The American diner has long been the setting of some of the most-cherished moments in film history. Ahead of tonight’s Culture Shock presentation of Michael Mann’s crime saga Heat – which united Al Pacino and Robert De Niro on screen for the first time – I take a look at my just a few of my favourite scenes.
(Dir. John Landis. 1980)
The Queen of Soul breaks in to an impromptu rendition of her feminist anthem Think in John Landis’ musical odyssey, The Blues Brothers. This literal floor-filler features in a jubilant diner scene in the uproarious comedy, as Aretha Franklin bursts in to song while Elmore and Buddy sit slumped over the counter. The film helped catapult sixties soul music back in to the US charts and the national consciousness upon its release in 1988, with thanks to Aretha’s standout performance in the greasy diner.
(Dir. Quentin Tarantino. 1994)
“Everybody be cool, this is a robbery!” Whip-smart, funny and completely unhinged, the opening sequence of Quentin Tarantino’s unfathomably cool thriller sets the energy and tone for the fast-paced, wisecracking movie to follow. Tim Roth and Amanda Plummer are two badmouthed lovers about to stick up a diner before the Dick Dale & The Del Tones’s barnstorming riff of Misilou takes hold of the opening credits.
(Dir. David Lynch. 2001)
A moment of pure horror in David Lynch’s wilfully complex noirish thriller. Taking place in Winkie’s, Sunset Boulevard this nightmarish sequence builds to a jump scare which will fright even the most hard-nosed and icy of audience members.
(Dir. Rob Reiner. 1989)
One of the funniest and most quoted moments in cinema history. Meg Ryan’s fake orgasm over late night sandwiches culminates with the immortal line “I’ll have what she’s having” from a suitably impressed bystander.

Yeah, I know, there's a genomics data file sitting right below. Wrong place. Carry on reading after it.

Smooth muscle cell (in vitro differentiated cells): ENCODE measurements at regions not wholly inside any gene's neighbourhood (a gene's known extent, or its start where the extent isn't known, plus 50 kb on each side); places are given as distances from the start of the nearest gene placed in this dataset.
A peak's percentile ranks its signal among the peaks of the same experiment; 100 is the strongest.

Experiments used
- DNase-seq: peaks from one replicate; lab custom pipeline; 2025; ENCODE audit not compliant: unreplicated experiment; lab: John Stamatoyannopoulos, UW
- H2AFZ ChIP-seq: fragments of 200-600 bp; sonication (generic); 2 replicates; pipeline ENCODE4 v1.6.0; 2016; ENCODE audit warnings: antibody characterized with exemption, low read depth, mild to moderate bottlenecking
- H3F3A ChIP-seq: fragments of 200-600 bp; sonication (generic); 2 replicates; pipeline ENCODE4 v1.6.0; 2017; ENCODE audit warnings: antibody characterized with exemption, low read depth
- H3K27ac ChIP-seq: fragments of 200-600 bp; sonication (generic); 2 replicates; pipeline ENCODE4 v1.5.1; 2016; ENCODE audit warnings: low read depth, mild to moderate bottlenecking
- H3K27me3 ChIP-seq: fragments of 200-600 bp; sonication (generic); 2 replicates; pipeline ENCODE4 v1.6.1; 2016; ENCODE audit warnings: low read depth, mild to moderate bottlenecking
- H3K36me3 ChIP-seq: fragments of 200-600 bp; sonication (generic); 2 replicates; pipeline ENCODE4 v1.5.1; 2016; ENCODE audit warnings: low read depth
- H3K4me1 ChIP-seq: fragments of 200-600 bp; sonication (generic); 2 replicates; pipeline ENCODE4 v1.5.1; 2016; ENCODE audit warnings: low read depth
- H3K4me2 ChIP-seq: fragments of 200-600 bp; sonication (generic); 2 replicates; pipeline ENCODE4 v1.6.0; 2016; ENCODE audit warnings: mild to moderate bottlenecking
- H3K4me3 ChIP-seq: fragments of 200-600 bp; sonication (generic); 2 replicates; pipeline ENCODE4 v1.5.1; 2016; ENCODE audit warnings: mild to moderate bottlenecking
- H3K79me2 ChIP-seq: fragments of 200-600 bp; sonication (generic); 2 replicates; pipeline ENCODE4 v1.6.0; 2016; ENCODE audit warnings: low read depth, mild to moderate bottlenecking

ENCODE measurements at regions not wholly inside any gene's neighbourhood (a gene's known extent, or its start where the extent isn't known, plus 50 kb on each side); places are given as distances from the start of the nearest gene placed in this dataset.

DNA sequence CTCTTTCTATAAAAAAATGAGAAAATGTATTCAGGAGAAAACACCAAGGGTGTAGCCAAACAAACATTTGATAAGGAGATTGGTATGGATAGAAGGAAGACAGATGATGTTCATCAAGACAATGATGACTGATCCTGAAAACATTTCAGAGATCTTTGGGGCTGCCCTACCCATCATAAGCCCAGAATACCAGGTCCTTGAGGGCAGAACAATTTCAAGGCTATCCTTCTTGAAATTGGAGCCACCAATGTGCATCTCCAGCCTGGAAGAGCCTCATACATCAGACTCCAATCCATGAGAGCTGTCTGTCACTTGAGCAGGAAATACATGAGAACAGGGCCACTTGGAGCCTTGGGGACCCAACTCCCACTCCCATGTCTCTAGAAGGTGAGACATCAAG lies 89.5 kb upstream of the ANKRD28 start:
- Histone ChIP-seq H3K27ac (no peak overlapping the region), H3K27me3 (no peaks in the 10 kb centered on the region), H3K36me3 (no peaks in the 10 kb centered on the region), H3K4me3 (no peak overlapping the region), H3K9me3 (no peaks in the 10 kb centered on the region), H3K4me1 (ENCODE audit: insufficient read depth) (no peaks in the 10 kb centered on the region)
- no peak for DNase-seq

(Dir. Barry Jenkins. 2016)
This pivotal and tender scene in the third and final act of this year’s Best Picture winner is a heartbreaker. Having silenced his feelings throughout his life, Chiron drives to meet childhood friend in an out-of-town diner. As our protagonist struggles to express his cascading emotions, it’s Barbara Lewis’s Hello Stranger that whirls on the jukebox and perfectly distills the romantic mood. Trevante Rhodes and André Holland gives tour-de-force performances.
(Dir. Martin Scorsese. 1990)
Martin Scorsese’s rags-to-riches gangster masterpiece flows through the bloodstream of any impassioned moviegoer and the fabled dolly zoom shot is a mouthwatering spectacle for any cineaste. The camera pulls away and the lens zooms in as De Niro’s murderous Jimmy and Ray Liotta’s Henry rendezvous at a diner. The technique, made famous in Alfred Hitchcock’s Vertigo, creates a disorientating effect and visually depicts the two characters’ surging paranoia.
(Dir. Barry Levinson. 1982)
Welcome to Fells Point Diner, the eatery of choice for a group of close friends in Baltimore, 1959. Barry Levinson’s directorial debut is the holy grail of buddy movies, a beautifully observed and honest depiction of male camaraderie. Largely set in a late-night diner, a group of irresponsible young men – led by a youthful Mickey Rourke – meet to discuss life’s most important topics: namely girls, American Football and the R&B singer Johnny Mathis. In doing so they manage to fend off adulthood for just a little bit longer.
(Dir. Michael Mann. 1995)
Two Titans of film finally meet on screen in Michael Mann’s crime opus. De Niro is the cold-blooded killer and thief attempting one last score; Pacino is the detective determined to bring him down. Mann’s masterly thriller builds to this climactic scene where the fierce acting icons sit opposite each other in a Los Angeles diner. A moment to savour.